Important U.S. refineries along the Texas coast are checking for possible damages Saturday after Hurricane Harvey barreled into the state as a monstrous, Category 4 storm.
Many refineries near the eye of the storm, including two owned by the U.S.'s largest refiner, Valero Energy Corp. (VLO), had shut down plant operations before the storm's arrival for safety reasons and to allow employees to evacuate with family or take other steps.
"Valero's Corpus Christi and Three Rivers refineries are conducting a thorough assessment of refinery status and potential impacts from Hurricane Harvey's landfall," Valero said in a statement Saturday. Those two refineries can process a combined 380,000 barrels a day.
Valero didn't say when the refineries may restart, but said it continues to track the storm, adding its other Gulf Coast refineries are still operating.
Data-tracking firm Genscape estimates a total of more than 800,000 barrels a day of refining capacity was taken offline ahead of the storm. The main closures were at refineries near Corpus Christi that faced the brunt of the storm, including those owned by Valero, and others owned by Venezuela's Citgo and Wichita, Kan.-based Flint Hills Resources. By shutting down refineries before the storm's powerful arrival, refiners avoided possibly being forced to quickly power down in a risky manner due to electricty outages or other problems.
In all, the Texas Gulf Coast region is the largest fuel producing region in the U.S. with 17 refineries and about 5 million barrels a day of capacity, according to the U.S. Department of Energy.
Hurricane Harvey has since been downgraded to a Category 1 by the National Hurricane Center, and may drop further to tropical storm status, though officials warn heavy rain and strong winds could continue for days.
Refineries near Houston have avoided a direct hit from the hurricane, though officials at the National Hurricane Center say they remain in a danger zone that is subject to severe flooding in the coming days.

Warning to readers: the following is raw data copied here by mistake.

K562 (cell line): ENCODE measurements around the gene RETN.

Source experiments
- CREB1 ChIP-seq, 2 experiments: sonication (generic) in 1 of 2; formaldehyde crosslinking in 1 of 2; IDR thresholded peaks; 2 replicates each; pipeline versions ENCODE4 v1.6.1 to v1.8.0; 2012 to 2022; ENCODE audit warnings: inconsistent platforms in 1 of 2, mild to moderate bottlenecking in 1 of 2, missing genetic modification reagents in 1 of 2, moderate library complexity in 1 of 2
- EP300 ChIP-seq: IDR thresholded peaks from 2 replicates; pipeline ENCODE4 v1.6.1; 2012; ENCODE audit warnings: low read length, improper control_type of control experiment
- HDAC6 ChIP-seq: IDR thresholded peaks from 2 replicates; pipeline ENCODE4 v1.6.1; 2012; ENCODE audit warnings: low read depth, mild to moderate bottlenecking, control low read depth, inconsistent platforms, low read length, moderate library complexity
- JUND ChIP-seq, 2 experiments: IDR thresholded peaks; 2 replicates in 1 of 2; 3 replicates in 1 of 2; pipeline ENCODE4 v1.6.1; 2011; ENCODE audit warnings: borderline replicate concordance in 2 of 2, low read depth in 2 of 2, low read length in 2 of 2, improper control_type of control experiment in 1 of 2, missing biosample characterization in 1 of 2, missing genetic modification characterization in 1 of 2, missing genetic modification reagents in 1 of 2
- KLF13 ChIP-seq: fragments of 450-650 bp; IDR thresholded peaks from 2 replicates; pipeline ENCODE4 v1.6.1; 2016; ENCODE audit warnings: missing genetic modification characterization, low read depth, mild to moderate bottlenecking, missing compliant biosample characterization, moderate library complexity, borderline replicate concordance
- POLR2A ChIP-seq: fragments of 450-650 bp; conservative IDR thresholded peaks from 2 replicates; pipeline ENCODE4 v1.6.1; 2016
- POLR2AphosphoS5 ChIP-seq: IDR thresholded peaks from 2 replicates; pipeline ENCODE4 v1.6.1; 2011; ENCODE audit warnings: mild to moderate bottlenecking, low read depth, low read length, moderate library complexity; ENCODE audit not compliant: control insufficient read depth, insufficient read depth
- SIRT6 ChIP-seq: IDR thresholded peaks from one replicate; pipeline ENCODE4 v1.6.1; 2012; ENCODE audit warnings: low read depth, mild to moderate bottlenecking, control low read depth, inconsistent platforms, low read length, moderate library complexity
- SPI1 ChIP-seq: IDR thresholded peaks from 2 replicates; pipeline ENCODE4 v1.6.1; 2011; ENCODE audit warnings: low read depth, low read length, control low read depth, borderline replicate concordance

LyondellBasell's (LYB) 264,000-barrel-a-day refinery along the Houston Ship Channel continues to operate Saturday, albeit at a reduced rate due to logistical constraints in the ship channel, the company said.
"But [the reduced rates is] not due to the impact of storm on the plant itself," it added. "There are no operational issues affecting refining rates at this time."
Exxon Mobil Corp.'s (XOM) Gulf Coast refineries, including its large, 560,000-barrel-a-day Baytown refinery outside Houston, and the 365,000-barrel-a-day Beaumont refinery east of Houston, "are still operating as normal," spokeswoman Suann Guthrie said in an email.
Concerns over Texas refineries' closures and the impact on overall U.S. fuel supplies caused gasoline prices in futures markets to whipsaw in recent days. The RBOB October gasoline contract price spiked nearly 10 cents a gallon on Wednesday and Thursday, to $1.59/gallon. But on Friday, the price dropped back to $1.54/gallon as some investors felt the hurricane impact on a still-oversupplied market might be short-lived.
Write to Dan Molinski at email@example.com
(END) Dow Jones Newswires
August 26, 2017 13:39 ET (17:39 GMT)